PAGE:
I guess all of that was a prelude to the news that on the weekend Bayern travelled to Werder Bremen and won 7-0. There was a double from Robben who at one point looked to be likely to be sold in the summer. Mandzukic was brought back into the side and scored, there was also an o.g. from Bremen’s Lukimya, a goal for Gotze and even one for centre-back Van Buyten. It has got to the point where the number of goals Bayern score is the benchmark of how well they do, not simply if they win. If Bayern’s dominance is benchmarked by number of goals scored, it’s a little different for Sami Hyypia’s Bayer Leverkusen side who have found themselves within four points of the Bavarian giants as they edge closer to the winter break.
Bayer Leverkusen travelled to Borussia Dortmund on Saturday which frankly Dortmund needed to win should they want to keep any hopes of winning the Bundesliga this season. The game was tight and Bayer won with a solitary first-half goal from attacking midfielder Son. The victory puts Leverkusen on 37 points after 15 games and four points within Bayern who, quite clearly, look Europe’s best side by a distance. Not bad for Hyypia who’s only been managing less than two years.
Elsewhere in Germany there were wins for Wolfsburg who travelled to Freiburg winning 3-0 which leaves them in fifth, behind ‘Gladbach who hosted Schalke and won 2-1 which keeps them on course for European football next season.
In the ever-so boring Serie A this weekend there were two 3-3 draws for Napoli-Udinese and Inter-Parma and another draw for AC who travelled to Livorno in which a Balotelli brace made the game 2-2. Juve as ever looked like a mechanical winning machine as they travelled to Bologna and won 2-0.
Ac’s 2-2 draw leaves them in ninth place and a whopping 22 points behind Serie A leader Juventus who look on-course for a third successive Scudetto. Not bad for a side who only a few seasons previously were relegated to the Serie B for their part played in the Caliopoli scandal. If Galliani and co need answers surely they need to look to Turin where solid management and player acquisition, without an extortionate outlay on funds, has saw them look as formidable and healthy as they have in quite some time.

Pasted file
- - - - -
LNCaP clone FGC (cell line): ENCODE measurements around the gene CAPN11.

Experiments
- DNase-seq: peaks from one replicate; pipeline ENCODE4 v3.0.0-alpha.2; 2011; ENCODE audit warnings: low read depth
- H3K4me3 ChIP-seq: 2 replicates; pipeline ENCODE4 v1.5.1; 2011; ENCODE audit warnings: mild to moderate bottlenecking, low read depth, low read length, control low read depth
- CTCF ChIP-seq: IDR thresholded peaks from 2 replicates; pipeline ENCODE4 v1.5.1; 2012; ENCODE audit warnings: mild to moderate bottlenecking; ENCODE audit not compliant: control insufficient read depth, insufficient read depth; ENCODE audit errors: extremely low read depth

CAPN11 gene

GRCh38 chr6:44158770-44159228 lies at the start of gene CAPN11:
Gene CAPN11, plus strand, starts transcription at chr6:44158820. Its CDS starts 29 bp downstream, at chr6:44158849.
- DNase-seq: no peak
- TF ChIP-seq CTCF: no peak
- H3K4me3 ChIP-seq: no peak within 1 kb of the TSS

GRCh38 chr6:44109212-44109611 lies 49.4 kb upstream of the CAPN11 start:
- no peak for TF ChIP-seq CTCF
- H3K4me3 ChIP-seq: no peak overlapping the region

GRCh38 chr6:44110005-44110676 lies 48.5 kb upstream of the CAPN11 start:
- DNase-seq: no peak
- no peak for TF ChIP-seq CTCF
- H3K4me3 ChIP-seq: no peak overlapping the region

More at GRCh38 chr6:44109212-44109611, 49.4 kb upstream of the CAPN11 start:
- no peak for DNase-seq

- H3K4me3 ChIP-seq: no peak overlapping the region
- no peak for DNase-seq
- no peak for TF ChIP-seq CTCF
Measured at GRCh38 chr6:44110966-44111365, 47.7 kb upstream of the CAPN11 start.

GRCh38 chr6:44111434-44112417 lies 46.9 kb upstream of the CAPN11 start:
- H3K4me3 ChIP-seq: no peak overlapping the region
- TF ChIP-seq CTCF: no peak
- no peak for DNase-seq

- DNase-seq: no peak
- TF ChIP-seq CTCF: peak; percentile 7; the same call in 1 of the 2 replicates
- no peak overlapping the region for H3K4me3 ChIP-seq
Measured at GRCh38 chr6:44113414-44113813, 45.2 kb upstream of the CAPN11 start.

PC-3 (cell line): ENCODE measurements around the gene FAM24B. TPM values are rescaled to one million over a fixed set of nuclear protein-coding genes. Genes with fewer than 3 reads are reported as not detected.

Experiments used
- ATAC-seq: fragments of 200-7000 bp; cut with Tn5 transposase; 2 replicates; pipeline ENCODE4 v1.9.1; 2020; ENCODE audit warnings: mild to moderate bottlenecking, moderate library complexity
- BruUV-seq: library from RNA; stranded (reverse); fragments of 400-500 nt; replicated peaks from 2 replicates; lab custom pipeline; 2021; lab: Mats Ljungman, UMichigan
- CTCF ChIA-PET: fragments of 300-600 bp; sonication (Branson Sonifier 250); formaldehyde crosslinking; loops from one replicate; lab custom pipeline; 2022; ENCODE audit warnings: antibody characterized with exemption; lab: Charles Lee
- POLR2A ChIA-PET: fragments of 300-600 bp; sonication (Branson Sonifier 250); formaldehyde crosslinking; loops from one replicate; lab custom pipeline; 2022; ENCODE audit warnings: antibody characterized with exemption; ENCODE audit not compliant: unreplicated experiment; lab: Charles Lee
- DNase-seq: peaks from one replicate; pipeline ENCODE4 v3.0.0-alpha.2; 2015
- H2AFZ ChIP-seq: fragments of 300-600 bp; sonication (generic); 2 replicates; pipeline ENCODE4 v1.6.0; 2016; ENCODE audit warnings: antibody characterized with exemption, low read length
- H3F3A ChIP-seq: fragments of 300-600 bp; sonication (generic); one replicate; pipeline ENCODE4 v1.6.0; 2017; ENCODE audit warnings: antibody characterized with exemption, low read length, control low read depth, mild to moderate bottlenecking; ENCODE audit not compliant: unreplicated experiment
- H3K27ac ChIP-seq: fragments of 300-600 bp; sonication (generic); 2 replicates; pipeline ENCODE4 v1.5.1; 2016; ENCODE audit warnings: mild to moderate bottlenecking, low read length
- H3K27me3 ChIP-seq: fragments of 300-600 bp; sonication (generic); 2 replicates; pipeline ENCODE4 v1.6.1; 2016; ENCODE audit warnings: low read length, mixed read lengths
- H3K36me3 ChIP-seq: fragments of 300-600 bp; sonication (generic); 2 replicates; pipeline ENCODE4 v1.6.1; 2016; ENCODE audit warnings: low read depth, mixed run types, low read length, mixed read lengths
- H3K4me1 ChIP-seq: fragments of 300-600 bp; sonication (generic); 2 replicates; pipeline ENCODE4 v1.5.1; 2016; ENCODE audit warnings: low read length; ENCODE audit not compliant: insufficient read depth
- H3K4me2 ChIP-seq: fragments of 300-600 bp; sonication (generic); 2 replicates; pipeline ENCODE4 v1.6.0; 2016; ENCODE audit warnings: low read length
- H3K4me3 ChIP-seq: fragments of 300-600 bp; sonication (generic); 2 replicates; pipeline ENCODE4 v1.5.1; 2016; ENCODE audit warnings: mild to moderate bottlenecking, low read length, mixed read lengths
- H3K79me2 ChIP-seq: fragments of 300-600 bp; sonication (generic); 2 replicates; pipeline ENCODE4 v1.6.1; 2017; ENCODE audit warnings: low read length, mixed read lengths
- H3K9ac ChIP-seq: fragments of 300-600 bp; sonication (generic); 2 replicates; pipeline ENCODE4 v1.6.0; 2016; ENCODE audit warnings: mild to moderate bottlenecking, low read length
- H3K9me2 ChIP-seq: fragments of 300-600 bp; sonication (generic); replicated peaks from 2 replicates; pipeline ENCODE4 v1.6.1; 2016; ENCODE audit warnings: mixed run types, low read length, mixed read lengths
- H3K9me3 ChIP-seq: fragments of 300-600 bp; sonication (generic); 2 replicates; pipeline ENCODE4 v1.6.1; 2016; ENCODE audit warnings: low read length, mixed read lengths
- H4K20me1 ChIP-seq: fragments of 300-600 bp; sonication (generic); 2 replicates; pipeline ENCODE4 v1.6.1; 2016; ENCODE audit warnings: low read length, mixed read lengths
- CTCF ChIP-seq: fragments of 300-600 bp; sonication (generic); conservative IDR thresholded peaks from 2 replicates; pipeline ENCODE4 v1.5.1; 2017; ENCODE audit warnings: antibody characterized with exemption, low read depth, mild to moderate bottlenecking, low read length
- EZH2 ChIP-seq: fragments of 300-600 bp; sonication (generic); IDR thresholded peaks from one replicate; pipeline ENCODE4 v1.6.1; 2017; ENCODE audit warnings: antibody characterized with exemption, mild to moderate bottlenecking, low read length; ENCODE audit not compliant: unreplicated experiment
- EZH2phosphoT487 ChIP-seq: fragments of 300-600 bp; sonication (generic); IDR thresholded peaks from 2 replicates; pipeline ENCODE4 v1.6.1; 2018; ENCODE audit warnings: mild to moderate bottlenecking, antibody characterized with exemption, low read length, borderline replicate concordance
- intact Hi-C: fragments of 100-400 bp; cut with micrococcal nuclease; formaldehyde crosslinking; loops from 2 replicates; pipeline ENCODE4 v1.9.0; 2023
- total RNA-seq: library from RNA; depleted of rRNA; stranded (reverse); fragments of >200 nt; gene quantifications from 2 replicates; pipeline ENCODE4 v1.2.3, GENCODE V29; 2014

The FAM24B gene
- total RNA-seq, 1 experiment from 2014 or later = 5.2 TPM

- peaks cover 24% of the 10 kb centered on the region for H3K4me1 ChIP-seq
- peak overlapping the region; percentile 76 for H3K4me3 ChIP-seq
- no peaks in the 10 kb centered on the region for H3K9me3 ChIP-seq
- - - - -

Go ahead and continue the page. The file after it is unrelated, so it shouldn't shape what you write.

Napoli’s 3-3 draw with Udinese leaves Rafa’s men in third, now eight points behind Juve. Roma however, got back to winning ways with a Destro inspired victory as they saw off Fiorentina 2-1 which leaves the side from the Capital only three points behind Juve having won 11 and drawn four of their 15 games played this season. Totti’s return to fitness sends signals to Turin that Roma will surely run Juve close for the Scudetto this season.
Inter’s 3-3 draw at home to Parma was another mad-hatter performance which in a roundabout way shows their improvements from last season and their remaining deficiencies. Despite containing a leaky defence, they’re scoring goals and looking more fluid in attack than last year with Guarin at the heart of all things’ positive for Inter. The draw leaves Internazionale in fourth position, four points behind Napoli.
In France the big news came from Lille who finally conceded a goal after an 11 game shutout which saw them overtake Monaco as the best side that won’t get near PSG. Lille travelled to Bordeaux and lost 1-0 which saw them drop to third place behind Monaco. Monaco hosted Ajaccio and won 1-0 which leaves them within two points of leaders PSG who beat Sochaux 5-0 in another romping performance from Blanc’s side.
In Spain this weekend it was the Copa Del Rey and literally nothing interesting happened. Real Madrid could only muster a 0-0 draw with lower league side Xatavia while Barcelona looked as poor as you can in a 4-1 victory over Cartagena (who?). Diego Simeone’s Atletico side won again (surprise surprise) as they beat Saint Andreu (again – who?) 4-0. In one of the few all La Liga clashes Celta hosted Bilbao and won 1-0 which leaves them in good stead for the second leg to be played in the coming weeks.